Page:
A member of the Syrian Democratic Forces stands guard near the village of Bir Fawaz, near Raqqa, during their offensive toward the Islamic State. (Delil Souleiman/Agence France-Presse via Getty Images)

Michael Flynn, the national security adviser to President Trump, shows visitors a map predicting what will happen to the Islamic State after its stronghold in Mosul is captured. It shows menacing black arrows reaching west toward future battlefronts in Iraq, Syria and beyond.

That’s the worry that motivates the Trump administration as it plans strategy against the terrorist group: Rather than a shattering defeat for the adversary, Mosul may be the start of a breakout to other regions. That may be one rationale for Trump’s controversial ban on travel from Iraq and six other Muslim-majority countries, which was rejected Thursday night by a federal appeals court. Defenders of the ban could argue that it might prevent a metastasis of the Islamic State into the West after its capitals are crushed.

“As Mosul falls, everyone [in the Islamic State] will move out,” said a senior Trump administration official. “ISIS will fall back into different areas. You could get suicide attacks again in Ramadi,” an Iraqi city that was liberated 14 months ago.

But many experts outside the administration see holes in Trump’s counterterrorism approach and worry that it could backfire. His rhetoric about “Islamic terrorism” has turned up the ideological heat, but it has frightened some potential Muslim allies at home and abroad. Trump has denounced the Obama administration’s strategy — which, however cautious, was slowly throttling the Islamic State — without having a clear alternative.

The travel ban has offended the Iraqi government, even as its elite forces bravely captured eastern Mosul. The casualty rate among the Iraqi Counterterrorism Service, which has done most of the heavy fighting, is about 30 percent, a high-level intelligence official said. Because that unit must rebuild its strength, victory in Mosul is at least six months away.

Then there’s the Iran conundrum. Flynn put Iran “on notice” after its Jan. 29 missile test, and the administration soon announced sanctions. But Tehran is also the United States’ de facto ally against the Islamic State in Iraq. Iran-backed Shiite militias haven’t turned their guns on U.S. forces, but they could — severely complicating the Islamic State campaign.

And there’s the puzzle of how to deal with the new alliance of Russia, Iran, Turkey and the regime of Syrian President Bashar al-Assad. Will the United States join them in a shared fight against the Islamic State? If so, would that mean abandoning the Syrian Kurdish militia known as the YPG, which has been the United States’ strongest partner against the Islamic State, but which Turkey rejects as a terrorist group?

During the presidential campaign, Trump urged an alliance with Russia against the Islamic State in Syria, and some officials have talked of driving a wedge between Moscow and Tehran. But analysts from the Institute for the Study of War caution that such a Russia-Iran split is probably wishful thinking.

Trump’s notion of partnership with President Vladimir Putin is also increasingly problematic. Congressional Republicans are wary about embracing Moscow. And last Friday, the senior administration official endorsed the hard-line statement by U.N. Ambassador Nikki Haley that Russia must withdraw from Crimea before sanctions are removed. The White House position on Russia is now “high standards, high expectations,” the official said.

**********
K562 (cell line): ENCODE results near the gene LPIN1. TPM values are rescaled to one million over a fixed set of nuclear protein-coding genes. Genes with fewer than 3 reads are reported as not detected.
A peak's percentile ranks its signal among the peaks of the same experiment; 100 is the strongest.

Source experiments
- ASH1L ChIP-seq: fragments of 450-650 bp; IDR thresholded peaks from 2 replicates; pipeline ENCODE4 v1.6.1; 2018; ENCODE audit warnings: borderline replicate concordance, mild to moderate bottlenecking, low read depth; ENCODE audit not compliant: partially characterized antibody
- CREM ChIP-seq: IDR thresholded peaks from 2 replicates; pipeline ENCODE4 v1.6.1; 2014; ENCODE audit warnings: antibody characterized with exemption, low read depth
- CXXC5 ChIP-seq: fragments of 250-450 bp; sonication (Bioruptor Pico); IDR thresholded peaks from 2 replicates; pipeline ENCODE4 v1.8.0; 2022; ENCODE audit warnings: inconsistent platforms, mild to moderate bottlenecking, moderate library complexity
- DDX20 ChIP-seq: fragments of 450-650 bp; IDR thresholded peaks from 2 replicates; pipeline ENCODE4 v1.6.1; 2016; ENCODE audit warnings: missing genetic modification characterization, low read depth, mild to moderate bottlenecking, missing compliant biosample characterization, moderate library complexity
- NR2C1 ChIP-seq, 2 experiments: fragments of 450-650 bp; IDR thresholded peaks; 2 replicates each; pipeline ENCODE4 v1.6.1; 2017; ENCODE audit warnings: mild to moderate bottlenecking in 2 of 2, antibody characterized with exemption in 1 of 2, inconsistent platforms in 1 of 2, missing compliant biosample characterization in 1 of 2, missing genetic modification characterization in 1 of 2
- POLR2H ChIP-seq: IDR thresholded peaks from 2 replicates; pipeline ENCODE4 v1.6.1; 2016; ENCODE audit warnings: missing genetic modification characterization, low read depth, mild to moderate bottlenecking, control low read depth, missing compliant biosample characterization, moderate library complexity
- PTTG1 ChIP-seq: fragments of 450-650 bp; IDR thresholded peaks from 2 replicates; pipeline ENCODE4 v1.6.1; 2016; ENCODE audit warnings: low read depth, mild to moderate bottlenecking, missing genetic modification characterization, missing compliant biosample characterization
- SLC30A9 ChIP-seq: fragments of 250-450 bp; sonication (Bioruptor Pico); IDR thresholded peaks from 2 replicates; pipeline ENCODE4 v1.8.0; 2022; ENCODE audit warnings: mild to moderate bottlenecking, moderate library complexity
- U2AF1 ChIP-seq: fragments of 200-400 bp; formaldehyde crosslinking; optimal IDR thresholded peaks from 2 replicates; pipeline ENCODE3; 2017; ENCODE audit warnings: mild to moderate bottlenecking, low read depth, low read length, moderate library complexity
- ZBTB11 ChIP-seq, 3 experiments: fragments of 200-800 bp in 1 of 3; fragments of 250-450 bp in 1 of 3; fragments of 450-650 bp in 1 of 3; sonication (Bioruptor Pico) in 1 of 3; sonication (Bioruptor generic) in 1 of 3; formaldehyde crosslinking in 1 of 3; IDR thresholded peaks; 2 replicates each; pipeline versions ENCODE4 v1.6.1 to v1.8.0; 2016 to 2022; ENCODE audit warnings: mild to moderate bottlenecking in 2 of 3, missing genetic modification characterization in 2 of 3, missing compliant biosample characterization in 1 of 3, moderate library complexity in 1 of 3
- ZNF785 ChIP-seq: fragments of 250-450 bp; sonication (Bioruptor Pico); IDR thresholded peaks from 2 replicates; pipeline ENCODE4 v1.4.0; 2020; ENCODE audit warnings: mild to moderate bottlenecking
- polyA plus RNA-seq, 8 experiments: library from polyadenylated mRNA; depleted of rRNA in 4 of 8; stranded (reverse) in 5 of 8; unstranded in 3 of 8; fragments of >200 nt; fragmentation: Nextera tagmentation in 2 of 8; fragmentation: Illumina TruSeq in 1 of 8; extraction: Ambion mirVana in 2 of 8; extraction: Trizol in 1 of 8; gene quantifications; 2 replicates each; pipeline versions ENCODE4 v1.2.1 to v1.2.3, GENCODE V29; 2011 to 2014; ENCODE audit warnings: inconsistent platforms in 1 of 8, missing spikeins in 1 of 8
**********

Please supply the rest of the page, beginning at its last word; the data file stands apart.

The Trump team has criticized P resident Barack Obama’s plan for taking Raqqa as “poor staff work,” without having its own version ready. Some analysts worry that the Islamic State is regrouping as the new administration recalibrates policy. “Simultaneity and pressure are the keys going forward,” one U.S. commander said. He urged that the United States sustain its broad coalition, including the Syrian Kurds, to keep up momentum.

Victory in Raqqa could be a year off, the intelligence official warned. That would give the Islamic State many months to plan the global attacks that Flynn fears. Given this danger, some analysts speculate that Trump may eventually decide to clear Raqqa with thousands of U.S. troops from mobile units, such as the 82nd Airborne Division, which is already partly deployed in Iraq. That would be a decisive show of force, and it could get the United States in and out relatively quickly. But it would probably mean high U.S. casualties.

The bitter irony is that as Trump proclaims his anti-Islamic State campaign, al-Qaeda is becoming stronger in both Iraq and Syria, warn analysts from the Institute for the Study of War. This is a fight where easy slogans and rushed travel bans aren’t likely to provide a path to victory.

●A clarification about the National Security Council organizational chart described in a previous column: Susan Rice, former national security adviser, disputed a claim by Flynn, her successor, that she had 23 people reporting directly to her, compared with Flynn’s eight. Rice said she had just eight direct reports. Flynn’s spokesman said he had based his estimate on an organizational chart that Rice had given him.

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